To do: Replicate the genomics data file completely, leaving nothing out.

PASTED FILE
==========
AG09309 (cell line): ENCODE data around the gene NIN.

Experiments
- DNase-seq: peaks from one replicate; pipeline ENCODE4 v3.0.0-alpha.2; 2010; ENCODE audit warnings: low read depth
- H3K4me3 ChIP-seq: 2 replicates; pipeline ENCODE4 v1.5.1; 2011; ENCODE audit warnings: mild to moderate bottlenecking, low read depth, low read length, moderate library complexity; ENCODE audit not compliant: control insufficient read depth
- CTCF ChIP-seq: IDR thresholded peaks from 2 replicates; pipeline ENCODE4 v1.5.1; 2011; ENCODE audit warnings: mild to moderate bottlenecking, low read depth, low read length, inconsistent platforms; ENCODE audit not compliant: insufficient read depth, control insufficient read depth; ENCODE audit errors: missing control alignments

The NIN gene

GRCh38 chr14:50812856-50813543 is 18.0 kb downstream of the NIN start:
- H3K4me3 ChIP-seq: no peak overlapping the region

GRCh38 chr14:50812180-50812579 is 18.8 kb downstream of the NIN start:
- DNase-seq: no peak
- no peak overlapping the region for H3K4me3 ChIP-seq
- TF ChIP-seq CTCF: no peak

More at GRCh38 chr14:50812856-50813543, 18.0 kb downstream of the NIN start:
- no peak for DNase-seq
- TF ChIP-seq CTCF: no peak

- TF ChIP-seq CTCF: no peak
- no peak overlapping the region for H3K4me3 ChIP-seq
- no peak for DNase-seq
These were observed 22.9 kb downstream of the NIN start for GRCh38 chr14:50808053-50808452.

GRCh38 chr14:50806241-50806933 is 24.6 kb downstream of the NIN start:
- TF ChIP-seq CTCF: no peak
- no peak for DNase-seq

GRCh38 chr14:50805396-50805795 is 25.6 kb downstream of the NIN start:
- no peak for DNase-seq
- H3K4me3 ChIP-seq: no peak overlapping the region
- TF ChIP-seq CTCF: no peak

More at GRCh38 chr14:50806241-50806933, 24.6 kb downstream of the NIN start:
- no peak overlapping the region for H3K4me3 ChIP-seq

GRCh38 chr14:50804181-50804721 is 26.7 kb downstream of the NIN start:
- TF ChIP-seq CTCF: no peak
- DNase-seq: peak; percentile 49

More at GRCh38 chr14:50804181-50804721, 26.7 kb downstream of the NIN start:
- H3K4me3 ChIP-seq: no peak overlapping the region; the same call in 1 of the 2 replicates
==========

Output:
AG09309 (cell line): ENCODE data around the gene NIN.

Experiments
- DNase-seq: peaks from one replicate; pipeline ENCODE4 v3.0.0-alpha.2; 2010; ENCODE audit warnings: low read depth
- H3K4me3 ChIP-seq: 2 replicates; pipeline ENCODE4 v1.5.1; 2011; ENCODE audit warnings: mild to moderate bottlenecking, low read depth, low read length, moderate library complexity; ENCODE audit not compliant: control insufficient read depth
- CTCF ChIP-seq: IDR thresholded peaks from 2 replicates; pipeline ENCODE4 v1.5.1; 2011; ENCODE audit warnings: mild to moderate bottlenecking, low read depth, low read length, inconsistent platforms; ENCODE audit not compliant: insufficient read depth, control insufficient read depth; ENCODE audit errors: missing control alignments

The NIN gene

GRCh38 chr14:50812856-50813543 is 18.0 kb downstream of the NIN start:
- H3K4me3 ChIP-seq: no peak overlapping the region

GRCh38 chr14:50812180-50812579 is 18.8 kb downstream of the NIN start:
- DNase-seq: no peak
- no peak overlapping the region for H3K4me3 ChIP-seq
- TF ChIP-seq CTCF: no peak

More at GRCh38 chr14:50812856-50813543, 18.0 kb downstream of the NIN start:
- no peak for DNase-seq
- TF ChIP-seq CTCF: no peak

- TF ChIP-seq CTCF: no peak
- no peak overlapping the region for H3K4me3 ChIP-seq
- no peak for DNase-seq
These were observed 22.9 kb downstream of the NIN start for GRCh38 chr14:50808053-50808452.

GRCh38 chr14:50806241-50806933 is 24.6 kb downstream of the NIN start:
- TF ChIP-seq CTCF: no peak
- no peak for DNase-seq

GRCh38 chr14:50805396-50805795 is 25.6 kb downstream of the NIN start:
- no peak for DNase-seq
- H3K4me3 ChIP-seq: no peak overlapping the region
- TF ChIP-seq CTCF: no peak

More at GRCh38 chr14:50806241-50806933, 24.6 kb downstream of the NIN start:
- no peak overlapping the region for H3K4me3 ChIP-seq

GRCh38 chr14:50804181-50804721 is 26.7 kb downstream of the NIN start:
- TF ChIP-seq CTCF: no peak
- DNase-seq: peak; percentile 49

More at GRCh38 chr14:50804181-50804721, 26.7 kb downstream of the NIN start:
- H3K4me3 ChIP-seq: no peak overlapping the region; the same call in 1 of the 2 replicates